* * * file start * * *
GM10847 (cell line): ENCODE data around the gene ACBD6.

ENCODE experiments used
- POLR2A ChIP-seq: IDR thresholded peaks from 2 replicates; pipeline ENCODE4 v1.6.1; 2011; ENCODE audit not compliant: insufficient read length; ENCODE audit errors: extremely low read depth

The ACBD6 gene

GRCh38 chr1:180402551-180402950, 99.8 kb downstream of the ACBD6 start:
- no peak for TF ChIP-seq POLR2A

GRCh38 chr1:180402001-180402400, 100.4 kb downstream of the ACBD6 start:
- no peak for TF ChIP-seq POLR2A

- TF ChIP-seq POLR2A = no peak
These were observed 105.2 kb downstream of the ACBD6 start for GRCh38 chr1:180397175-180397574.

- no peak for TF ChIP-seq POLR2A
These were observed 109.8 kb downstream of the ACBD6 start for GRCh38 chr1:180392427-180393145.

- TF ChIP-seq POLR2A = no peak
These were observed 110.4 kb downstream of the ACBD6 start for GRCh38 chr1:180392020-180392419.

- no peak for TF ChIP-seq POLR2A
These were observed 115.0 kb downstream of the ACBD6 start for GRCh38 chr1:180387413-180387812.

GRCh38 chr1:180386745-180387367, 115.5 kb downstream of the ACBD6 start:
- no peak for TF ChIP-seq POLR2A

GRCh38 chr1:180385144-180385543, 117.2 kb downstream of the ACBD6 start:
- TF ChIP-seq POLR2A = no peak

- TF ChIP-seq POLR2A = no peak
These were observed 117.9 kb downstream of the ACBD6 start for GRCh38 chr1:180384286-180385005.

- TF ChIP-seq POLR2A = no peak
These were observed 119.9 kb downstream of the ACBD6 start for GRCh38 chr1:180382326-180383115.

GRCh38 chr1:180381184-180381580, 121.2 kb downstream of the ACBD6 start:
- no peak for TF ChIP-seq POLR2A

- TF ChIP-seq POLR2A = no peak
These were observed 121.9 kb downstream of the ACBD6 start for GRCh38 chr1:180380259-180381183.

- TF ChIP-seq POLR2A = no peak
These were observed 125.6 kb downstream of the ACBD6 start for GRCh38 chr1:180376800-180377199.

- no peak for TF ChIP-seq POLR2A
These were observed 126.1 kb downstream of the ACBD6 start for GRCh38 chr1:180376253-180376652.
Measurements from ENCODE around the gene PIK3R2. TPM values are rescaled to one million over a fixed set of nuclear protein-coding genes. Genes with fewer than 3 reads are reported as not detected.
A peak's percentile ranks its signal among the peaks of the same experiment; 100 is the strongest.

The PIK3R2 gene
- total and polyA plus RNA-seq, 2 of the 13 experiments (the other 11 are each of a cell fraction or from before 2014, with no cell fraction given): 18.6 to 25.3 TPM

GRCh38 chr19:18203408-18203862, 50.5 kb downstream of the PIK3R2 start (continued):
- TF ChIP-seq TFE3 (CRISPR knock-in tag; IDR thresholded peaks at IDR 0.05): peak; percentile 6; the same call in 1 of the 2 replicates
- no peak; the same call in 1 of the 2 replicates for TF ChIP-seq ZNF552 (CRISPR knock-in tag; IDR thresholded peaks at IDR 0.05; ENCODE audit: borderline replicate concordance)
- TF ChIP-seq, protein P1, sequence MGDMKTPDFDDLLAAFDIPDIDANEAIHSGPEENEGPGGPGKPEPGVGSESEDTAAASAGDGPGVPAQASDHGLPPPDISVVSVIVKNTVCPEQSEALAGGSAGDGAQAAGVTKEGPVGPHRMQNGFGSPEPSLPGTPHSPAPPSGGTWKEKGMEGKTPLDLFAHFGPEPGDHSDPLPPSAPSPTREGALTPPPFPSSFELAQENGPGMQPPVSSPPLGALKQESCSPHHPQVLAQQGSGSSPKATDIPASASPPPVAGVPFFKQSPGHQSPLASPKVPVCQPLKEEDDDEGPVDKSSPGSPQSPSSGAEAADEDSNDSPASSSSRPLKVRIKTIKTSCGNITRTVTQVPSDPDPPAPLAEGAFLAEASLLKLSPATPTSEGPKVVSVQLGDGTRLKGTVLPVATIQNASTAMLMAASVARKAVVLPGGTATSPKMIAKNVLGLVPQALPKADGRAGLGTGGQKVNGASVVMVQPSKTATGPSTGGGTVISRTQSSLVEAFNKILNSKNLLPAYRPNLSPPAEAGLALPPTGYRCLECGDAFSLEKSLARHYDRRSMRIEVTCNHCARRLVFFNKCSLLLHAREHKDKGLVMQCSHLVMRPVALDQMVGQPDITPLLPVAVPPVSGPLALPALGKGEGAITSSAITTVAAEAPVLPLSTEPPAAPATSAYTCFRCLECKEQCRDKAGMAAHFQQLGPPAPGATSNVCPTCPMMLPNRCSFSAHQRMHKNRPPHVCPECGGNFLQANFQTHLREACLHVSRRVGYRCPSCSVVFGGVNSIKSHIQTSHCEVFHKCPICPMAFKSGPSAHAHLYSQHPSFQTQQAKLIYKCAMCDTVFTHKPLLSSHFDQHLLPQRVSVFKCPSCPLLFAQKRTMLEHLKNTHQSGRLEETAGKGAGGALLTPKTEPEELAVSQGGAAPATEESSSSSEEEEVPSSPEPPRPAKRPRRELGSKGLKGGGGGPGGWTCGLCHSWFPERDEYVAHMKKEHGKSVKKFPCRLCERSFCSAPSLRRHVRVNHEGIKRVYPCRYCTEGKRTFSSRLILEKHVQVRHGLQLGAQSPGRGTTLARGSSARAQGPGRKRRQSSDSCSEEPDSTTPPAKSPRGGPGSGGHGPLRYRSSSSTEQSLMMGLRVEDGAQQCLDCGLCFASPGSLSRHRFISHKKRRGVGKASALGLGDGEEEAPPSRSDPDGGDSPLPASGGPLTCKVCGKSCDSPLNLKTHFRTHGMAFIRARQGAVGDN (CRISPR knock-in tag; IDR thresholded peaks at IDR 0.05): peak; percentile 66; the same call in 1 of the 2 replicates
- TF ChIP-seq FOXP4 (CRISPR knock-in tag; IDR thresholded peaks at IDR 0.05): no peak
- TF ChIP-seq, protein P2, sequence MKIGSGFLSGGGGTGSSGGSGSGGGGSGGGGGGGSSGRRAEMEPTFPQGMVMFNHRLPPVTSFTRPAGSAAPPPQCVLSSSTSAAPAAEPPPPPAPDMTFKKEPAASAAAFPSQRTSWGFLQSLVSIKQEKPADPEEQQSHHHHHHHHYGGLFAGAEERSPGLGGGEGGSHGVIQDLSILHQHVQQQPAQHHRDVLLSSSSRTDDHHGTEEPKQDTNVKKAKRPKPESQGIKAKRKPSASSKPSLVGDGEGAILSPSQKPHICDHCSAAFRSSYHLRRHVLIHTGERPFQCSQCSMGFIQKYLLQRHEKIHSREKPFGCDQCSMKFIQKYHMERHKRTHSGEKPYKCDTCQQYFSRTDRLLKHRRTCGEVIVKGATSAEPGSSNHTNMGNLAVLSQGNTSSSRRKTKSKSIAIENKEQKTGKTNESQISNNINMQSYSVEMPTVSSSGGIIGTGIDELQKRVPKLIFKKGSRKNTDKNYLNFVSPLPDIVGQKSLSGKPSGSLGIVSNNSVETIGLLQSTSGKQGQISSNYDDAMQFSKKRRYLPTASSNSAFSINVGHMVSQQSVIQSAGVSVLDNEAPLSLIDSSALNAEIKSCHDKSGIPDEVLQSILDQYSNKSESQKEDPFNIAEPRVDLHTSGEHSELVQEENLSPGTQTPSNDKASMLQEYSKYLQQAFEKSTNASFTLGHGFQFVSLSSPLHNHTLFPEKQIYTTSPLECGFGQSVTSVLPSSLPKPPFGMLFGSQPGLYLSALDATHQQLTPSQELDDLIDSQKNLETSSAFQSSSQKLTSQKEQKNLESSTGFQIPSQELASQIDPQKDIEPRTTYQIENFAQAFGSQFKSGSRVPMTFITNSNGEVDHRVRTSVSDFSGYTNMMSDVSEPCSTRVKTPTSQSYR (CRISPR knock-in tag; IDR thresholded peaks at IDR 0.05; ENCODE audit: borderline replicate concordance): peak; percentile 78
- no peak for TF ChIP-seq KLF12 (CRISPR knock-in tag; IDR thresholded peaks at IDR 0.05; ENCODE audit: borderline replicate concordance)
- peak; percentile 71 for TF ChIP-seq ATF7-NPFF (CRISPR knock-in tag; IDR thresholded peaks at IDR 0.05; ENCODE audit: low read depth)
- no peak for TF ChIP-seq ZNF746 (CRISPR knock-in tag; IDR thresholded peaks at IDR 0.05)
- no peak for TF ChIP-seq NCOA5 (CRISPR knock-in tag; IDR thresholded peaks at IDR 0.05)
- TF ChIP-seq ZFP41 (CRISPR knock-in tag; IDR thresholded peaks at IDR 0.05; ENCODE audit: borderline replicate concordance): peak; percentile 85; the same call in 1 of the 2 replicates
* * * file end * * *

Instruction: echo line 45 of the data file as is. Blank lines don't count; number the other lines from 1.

- no peak for TF ChIP-seq ZNF746 (CRISPR knock-in tag; IDR thresholded peaks at IDR 0.05)